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Birth Control Health Center

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No-Period Birth Control


WebMD Magazine - Feature

Q: I’m a little wary of the new no-period birth control pills on the market. Are they safe?

A: The FDA approved the first no-period pill (brand name Lybrel) in 2007. And, yes, this new pill is safe. It isn’t that different from other low-dose birth control pills that use estrogen and progestin to stop ovulation. Instead of taking four to seven days of placebo pills, however, women take Lybrel continuously, with no breaks and no period. Seasonale, another extended-use oral contraceptive, limits menstrual cycles to four per year.

Recommended Related to Birth Control

Birth Control Pills and Weight

Q: Is it true you’re likely to gain weight after going on birth control pills? A: Sorry, but if the numbers on the scale are higher than you’d like, you probably can’t blame that little blister pack. "On average, for women on birth control pills, as many will lose weight as will gain weight," says Vanessa Dalton, MD, MPH, an assistant professor of obstetrics and gynecology at the University of Michigan Health System. Although some women gain weight while on the pill, it’s hard to say...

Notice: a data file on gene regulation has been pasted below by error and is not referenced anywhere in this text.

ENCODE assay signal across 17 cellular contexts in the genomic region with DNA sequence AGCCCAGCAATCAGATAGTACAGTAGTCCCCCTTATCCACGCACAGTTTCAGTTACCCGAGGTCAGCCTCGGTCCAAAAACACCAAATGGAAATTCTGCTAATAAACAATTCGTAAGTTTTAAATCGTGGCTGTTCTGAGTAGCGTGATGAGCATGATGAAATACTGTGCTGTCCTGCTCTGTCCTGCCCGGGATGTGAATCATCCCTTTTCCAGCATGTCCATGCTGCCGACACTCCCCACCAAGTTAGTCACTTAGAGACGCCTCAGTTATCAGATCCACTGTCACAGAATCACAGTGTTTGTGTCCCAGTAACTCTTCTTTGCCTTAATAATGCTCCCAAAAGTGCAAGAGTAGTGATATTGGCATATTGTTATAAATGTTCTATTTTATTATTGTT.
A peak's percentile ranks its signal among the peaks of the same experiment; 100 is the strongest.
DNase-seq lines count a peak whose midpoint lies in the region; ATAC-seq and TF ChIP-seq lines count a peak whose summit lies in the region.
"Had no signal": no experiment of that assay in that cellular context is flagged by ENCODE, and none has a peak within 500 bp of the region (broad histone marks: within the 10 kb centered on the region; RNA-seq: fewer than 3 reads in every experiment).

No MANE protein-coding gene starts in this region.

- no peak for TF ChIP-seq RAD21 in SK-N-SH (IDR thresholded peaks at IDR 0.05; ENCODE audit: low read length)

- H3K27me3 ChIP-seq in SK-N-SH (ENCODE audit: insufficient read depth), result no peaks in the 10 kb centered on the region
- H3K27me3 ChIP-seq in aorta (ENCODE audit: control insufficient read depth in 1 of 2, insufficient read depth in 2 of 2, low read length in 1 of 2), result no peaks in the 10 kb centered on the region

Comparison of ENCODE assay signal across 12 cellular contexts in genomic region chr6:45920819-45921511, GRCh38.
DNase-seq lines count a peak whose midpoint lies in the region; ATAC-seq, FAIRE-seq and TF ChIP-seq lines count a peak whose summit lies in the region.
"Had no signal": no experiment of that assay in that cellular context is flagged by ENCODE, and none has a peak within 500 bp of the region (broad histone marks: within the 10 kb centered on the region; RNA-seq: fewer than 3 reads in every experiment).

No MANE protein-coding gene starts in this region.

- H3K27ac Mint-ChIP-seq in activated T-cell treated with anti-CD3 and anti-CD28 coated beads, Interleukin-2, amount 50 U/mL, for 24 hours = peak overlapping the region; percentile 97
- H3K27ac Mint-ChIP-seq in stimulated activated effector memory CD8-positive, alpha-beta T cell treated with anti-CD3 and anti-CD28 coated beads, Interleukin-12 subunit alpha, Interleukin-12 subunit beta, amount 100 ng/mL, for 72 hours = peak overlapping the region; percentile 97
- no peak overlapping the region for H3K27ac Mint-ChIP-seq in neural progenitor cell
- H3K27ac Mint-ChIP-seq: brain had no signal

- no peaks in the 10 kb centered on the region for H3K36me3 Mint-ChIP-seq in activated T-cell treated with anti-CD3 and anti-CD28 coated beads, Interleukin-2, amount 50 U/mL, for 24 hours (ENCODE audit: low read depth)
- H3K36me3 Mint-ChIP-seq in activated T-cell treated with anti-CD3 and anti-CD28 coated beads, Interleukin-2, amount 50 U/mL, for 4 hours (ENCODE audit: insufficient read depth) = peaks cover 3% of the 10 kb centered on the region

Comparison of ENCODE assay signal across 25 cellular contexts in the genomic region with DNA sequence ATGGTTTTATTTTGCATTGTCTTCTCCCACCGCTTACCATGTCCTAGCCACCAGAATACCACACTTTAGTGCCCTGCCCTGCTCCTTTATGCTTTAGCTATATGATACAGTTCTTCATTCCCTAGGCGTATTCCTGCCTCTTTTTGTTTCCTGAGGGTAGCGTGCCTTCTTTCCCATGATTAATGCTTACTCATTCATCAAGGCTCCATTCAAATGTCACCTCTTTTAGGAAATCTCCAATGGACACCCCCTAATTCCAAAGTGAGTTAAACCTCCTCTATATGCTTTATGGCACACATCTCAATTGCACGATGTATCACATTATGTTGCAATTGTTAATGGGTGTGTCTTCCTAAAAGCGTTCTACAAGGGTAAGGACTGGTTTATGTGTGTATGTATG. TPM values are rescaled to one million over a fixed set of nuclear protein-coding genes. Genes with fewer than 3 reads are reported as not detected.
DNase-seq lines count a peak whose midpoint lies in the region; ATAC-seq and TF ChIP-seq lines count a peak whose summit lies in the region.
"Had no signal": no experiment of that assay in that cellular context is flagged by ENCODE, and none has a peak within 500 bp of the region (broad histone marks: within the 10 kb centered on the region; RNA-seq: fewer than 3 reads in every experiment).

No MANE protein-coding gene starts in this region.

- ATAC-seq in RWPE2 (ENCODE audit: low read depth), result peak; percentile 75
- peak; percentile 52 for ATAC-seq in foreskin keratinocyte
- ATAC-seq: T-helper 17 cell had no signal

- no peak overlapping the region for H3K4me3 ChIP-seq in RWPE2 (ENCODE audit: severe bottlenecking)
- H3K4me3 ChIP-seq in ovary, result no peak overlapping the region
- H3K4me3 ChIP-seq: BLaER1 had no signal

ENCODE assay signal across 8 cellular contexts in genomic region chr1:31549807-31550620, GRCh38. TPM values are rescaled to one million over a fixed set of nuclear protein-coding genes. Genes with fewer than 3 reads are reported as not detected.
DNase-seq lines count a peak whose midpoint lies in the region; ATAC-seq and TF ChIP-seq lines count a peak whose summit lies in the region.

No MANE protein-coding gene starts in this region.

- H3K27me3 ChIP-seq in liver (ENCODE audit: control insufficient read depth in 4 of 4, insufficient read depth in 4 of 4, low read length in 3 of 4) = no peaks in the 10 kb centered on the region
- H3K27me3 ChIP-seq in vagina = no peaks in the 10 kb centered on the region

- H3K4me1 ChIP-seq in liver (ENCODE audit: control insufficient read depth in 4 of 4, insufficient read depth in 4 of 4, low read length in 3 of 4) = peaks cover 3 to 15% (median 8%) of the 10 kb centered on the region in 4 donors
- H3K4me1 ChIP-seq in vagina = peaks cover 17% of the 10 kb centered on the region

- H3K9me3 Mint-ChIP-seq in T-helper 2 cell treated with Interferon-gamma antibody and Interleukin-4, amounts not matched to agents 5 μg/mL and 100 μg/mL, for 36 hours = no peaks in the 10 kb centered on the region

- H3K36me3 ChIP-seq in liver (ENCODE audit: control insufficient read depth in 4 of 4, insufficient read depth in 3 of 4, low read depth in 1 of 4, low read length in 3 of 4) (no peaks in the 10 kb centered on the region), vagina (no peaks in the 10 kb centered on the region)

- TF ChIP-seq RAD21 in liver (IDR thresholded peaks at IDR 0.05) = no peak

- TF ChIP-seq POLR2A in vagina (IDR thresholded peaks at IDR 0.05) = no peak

Read the Birth Control Pills and Weight article > >

The FDA approved Lybrel based on two clinical trials, each lasting one year, of more than 2,400 women ages 18 to 49. The trials showed Lybrel to be a safe and effective contraceptive when used as directed.

Not having to worry about a monthly menstrual period is liberating, but there are downsides. Side effects of Lybrel include breakthrough bleeding or spotting. Many women also rely on their monthly period -- even when they’re on the pill -- to ensure they’re not pregnant. Some researchers do question the long-term safety of how continuous-use hormones may affect the risk of breast and other hormone-fueled cancers. Ask your doctor if the no-period pill is right for you.

Brunilda Nazario, MD, WebMD Medical Editor

 

Reviewed on May 01, 2008

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